Carp went hitless in three at-bats with a pair of strikeouts.
But Farrell, after reviewing the close pitches in the game, didn’t believe that was a legitimate issue.
“Looking back at some pitches, they made some very good pitchers’ pitches,” he said. “It would be ludicrous to think the strike zone is the reason we were looking at a zero in the hit column until the ninth inning.
“The hitters are always going to have a different view than an umpire by nature. I keep going back to every guy they brought out of the bullpen was mid to upper 90s with an out-away breaking ball, and when they had to they executed.”
The Tigers, Farrell said, may have pitched better out of the bullpen than they have in weeks based on their scouting reports. Tigers manager Jim Leyland agreed.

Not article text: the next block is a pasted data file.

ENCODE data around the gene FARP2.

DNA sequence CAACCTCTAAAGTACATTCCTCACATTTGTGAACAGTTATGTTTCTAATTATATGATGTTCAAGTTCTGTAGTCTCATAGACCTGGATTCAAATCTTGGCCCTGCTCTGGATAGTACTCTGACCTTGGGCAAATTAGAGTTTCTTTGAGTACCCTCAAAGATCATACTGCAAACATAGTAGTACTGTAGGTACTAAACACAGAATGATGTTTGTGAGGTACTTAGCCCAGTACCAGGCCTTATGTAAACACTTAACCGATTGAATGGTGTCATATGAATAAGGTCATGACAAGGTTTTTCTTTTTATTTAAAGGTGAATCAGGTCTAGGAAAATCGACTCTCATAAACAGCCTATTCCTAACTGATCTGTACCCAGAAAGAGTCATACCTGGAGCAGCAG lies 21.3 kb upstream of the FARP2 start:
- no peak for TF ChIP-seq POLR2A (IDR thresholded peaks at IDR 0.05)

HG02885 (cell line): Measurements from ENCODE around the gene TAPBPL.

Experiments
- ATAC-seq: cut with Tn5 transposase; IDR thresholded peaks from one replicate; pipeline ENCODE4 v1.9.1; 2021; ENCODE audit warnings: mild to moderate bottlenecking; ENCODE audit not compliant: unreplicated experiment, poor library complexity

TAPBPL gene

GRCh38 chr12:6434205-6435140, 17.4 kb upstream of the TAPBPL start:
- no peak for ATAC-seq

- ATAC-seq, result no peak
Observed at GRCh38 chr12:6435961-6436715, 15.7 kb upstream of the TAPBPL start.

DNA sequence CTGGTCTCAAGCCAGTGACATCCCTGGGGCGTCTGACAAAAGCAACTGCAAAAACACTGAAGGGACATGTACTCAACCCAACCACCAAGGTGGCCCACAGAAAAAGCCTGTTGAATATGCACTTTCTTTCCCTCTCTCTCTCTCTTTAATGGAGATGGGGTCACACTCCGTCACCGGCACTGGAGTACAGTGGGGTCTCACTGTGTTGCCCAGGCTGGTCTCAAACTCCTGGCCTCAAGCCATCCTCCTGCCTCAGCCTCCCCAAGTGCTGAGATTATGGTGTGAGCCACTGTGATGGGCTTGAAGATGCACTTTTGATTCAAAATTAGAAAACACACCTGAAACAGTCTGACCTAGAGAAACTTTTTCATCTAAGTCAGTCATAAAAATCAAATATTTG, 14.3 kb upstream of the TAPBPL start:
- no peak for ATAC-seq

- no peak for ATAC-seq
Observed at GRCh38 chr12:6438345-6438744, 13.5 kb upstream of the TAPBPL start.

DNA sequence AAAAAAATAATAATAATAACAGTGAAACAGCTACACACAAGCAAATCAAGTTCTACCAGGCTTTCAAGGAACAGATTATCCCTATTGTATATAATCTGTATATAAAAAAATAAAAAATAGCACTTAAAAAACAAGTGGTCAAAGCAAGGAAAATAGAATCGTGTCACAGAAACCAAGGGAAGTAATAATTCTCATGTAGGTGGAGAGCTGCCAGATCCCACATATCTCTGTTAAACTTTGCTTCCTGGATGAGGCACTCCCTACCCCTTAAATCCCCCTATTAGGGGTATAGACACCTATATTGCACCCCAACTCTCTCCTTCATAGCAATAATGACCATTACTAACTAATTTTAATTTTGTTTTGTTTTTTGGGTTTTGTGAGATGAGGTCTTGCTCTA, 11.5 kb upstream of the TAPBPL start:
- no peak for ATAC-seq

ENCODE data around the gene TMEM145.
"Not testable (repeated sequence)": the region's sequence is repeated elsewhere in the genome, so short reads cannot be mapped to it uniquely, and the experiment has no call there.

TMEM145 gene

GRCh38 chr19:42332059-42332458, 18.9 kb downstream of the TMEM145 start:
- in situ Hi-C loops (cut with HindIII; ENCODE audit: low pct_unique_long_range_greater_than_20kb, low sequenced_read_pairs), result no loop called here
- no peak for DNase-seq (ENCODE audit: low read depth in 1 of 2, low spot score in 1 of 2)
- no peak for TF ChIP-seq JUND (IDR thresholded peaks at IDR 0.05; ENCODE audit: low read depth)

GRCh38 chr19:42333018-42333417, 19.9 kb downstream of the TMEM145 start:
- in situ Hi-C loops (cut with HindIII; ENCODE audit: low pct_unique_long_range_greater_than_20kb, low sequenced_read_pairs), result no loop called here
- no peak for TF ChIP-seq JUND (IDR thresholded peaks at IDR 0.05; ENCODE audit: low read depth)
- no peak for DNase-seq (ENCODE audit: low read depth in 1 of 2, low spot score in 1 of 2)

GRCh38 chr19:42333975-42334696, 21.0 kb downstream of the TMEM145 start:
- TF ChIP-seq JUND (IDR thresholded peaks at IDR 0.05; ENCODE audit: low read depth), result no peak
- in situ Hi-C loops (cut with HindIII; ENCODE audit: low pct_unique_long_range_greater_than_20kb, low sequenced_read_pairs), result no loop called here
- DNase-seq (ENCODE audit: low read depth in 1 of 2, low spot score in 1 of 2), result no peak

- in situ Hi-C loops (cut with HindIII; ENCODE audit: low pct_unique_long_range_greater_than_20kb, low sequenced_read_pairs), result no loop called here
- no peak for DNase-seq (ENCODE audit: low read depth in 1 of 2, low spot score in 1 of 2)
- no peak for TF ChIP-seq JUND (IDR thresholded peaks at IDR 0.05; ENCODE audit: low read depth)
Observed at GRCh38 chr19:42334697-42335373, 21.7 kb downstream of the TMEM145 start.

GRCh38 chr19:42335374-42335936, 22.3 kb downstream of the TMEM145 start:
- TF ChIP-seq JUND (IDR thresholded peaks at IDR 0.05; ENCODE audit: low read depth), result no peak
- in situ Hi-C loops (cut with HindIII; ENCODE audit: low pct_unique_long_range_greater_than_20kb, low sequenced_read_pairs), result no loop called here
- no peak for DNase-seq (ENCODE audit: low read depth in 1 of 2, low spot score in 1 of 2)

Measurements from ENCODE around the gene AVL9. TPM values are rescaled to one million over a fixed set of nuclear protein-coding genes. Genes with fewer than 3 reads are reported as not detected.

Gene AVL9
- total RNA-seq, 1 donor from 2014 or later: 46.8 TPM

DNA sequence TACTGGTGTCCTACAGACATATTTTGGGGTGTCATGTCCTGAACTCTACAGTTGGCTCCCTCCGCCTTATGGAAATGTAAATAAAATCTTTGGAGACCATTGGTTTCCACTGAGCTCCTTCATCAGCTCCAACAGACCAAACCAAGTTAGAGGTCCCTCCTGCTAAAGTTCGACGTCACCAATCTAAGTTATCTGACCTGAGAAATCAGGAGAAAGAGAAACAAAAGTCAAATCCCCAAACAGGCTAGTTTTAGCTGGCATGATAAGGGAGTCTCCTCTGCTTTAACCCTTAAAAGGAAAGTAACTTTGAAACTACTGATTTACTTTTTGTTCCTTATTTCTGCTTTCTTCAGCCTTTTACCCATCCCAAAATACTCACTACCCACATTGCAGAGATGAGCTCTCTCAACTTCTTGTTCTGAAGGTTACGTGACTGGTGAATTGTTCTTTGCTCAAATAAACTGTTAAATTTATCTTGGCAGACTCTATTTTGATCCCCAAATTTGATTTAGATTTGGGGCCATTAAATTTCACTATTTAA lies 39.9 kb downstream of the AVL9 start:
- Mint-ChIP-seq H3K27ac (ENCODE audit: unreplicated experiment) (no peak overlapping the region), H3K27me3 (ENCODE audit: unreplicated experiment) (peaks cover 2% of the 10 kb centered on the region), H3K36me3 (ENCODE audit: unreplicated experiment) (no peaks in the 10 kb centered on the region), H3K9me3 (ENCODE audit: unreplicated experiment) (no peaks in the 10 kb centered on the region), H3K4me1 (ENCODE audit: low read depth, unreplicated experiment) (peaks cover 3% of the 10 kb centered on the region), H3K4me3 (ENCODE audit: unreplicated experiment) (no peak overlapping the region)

“They really came together last night, that’s for sure,” Leyland said on Sunday. “That’s probably as good as a group pitched together. I mean, everybody who came in here last night was phenomenal. We haven’t had that all year long, obviously. But last night everybody fell into synch and was terrific. Hopefully that will carry on through the postseason.”
“Having this kind of exposure at the age that he is, these are things that are invaluable,” Farrell said. “We can’t reproduce this in any way other than a team advancing this far and he being involved in it.”